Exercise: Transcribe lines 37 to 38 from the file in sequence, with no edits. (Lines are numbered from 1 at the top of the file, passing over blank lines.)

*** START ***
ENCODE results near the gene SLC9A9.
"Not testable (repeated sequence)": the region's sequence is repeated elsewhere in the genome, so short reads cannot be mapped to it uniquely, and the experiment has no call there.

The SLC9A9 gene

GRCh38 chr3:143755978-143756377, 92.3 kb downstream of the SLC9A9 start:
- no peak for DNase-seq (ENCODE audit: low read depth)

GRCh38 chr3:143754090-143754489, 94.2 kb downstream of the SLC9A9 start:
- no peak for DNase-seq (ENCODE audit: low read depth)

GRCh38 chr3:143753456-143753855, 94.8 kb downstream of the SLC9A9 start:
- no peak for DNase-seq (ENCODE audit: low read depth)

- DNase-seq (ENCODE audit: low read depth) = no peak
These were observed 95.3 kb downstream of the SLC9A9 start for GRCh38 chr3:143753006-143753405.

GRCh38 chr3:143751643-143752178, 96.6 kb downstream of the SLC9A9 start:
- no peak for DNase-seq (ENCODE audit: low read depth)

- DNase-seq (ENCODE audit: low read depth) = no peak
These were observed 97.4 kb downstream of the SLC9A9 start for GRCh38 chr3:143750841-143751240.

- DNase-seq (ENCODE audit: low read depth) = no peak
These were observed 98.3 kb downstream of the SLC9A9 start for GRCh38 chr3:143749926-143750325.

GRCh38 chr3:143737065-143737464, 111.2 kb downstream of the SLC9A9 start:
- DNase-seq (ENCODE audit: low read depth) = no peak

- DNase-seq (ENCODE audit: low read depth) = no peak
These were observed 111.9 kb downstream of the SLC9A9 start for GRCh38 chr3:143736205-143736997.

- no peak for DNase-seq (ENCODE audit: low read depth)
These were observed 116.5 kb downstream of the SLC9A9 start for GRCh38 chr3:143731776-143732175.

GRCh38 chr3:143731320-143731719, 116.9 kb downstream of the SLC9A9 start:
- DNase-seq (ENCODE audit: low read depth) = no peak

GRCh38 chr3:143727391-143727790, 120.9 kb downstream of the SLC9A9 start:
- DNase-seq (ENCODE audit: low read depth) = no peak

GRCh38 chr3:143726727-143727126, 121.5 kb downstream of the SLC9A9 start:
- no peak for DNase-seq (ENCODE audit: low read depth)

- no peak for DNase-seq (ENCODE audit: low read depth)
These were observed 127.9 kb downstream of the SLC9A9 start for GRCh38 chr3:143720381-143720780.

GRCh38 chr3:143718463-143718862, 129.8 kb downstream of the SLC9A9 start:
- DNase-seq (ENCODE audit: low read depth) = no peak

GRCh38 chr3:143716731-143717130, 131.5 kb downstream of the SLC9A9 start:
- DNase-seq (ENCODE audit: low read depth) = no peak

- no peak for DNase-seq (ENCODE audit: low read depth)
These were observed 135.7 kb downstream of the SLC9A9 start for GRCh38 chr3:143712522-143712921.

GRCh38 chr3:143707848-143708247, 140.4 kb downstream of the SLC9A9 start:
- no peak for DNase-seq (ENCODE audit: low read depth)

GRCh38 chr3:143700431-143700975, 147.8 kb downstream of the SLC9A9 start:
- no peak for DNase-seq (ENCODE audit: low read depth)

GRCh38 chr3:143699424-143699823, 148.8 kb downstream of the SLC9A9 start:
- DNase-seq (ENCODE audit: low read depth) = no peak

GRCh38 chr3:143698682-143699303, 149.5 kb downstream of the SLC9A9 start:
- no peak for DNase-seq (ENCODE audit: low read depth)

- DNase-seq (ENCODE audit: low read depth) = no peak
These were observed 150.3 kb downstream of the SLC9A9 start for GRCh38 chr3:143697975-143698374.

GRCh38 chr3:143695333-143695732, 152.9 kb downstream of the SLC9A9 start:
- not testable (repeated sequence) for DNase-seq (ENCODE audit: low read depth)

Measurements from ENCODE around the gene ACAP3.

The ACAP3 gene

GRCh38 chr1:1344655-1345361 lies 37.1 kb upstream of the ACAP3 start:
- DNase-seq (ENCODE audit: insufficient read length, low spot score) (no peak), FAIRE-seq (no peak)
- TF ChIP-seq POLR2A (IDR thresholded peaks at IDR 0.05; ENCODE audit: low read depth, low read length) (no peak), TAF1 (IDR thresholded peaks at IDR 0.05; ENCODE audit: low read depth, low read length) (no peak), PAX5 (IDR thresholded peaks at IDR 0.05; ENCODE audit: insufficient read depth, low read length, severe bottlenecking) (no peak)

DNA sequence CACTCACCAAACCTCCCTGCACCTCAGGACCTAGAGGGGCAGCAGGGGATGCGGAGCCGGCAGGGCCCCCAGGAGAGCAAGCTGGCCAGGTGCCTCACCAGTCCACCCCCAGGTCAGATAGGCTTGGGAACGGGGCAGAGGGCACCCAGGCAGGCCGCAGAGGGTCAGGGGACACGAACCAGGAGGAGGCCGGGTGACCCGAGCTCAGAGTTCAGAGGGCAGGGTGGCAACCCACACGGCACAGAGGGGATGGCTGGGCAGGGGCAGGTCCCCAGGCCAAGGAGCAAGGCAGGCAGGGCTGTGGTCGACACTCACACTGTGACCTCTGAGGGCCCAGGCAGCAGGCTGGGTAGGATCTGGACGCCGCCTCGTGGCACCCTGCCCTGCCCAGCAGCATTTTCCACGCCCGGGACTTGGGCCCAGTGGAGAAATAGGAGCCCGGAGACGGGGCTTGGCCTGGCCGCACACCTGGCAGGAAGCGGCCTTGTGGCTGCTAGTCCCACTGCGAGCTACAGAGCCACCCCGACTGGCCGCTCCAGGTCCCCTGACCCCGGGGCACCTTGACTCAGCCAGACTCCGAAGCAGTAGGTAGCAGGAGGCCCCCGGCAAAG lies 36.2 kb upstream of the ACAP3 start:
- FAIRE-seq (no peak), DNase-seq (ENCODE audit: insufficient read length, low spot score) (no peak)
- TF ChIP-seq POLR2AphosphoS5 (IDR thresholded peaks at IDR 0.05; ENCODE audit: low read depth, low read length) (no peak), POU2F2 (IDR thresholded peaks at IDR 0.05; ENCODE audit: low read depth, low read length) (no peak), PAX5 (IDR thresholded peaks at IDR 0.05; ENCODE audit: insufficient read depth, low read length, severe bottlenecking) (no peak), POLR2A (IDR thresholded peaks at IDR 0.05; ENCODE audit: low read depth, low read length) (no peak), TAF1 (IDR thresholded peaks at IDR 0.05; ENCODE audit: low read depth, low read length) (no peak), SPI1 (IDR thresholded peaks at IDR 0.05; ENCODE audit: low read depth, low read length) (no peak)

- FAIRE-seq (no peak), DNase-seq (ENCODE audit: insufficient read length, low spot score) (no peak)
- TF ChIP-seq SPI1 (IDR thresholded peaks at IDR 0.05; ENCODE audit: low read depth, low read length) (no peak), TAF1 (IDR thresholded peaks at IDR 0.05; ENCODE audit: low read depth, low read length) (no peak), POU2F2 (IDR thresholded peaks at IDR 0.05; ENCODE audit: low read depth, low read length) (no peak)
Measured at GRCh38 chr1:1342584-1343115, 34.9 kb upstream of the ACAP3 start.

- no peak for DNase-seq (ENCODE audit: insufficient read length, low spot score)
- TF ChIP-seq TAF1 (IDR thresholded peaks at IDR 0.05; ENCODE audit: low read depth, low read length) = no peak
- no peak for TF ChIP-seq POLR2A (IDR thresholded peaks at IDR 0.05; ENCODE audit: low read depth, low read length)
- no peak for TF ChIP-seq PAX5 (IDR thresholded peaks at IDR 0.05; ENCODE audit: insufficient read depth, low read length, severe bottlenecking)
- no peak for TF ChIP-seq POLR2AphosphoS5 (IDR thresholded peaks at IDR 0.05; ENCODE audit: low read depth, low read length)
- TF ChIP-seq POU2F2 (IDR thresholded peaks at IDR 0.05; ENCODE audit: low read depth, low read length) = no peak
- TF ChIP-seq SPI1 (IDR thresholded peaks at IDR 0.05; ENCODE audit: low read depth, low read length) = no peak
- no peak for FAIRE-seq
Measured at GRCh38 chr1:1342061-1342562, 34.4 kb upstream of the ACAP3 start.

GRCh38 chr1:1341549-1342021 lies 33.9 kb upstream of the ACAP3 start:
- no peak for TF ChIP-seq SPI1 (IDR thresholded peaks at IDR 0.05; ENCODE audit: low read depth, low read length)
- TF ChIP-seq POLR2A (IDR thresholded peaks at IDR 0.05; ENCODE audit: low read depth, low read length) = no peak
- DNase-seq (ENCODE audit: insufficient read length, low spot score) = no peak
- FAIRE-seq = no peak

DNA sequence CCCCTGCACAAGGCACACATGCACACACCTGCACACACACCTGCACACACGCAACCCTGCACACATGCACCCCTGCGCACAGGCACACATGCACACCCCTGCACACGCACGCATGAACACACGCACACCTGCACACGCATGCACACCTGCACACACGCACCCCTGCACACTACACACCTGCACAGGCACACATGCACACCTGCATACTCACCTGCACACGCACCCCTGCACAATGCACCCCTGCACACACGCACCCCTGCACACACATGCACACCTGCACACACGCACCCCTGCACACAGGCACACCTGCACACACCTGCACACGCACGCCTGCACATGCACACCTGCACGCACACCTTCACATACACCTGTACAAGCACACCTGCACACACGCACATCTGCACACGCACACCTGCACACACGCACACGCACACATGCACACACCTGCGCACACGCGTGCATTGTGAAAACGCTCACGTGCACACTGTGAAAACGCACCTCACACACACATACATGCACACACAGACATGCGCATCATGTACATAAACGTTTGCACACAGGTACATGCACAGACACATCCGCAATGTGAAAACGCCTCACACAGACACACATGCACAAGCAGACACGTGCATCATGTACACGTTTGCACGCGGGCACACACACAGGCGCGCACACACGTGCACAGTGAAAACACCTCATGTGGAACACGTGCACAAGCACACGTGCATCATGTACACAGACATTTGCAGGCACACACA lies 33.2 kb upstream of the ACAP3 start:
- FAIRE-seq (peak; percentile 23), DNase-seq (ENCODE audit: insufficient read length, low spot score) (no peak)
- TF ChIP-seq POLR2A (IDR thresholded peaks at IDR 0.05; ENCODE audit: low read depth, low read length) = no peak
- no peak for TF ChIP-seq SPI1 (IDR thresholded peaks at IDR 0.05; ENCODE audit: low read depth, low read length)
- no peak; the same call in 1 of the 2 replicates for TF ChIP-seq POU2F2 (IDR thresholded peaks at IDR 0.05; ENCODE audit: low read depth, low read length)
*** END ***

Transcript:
These were observed 135.7 kb downstream of the SLC9A9 start for GRCh38 chr3:143712522-143712921.

GRCh38 chr3:143707848-143708247, 140.4 kb downstream of the SLC9A9 start: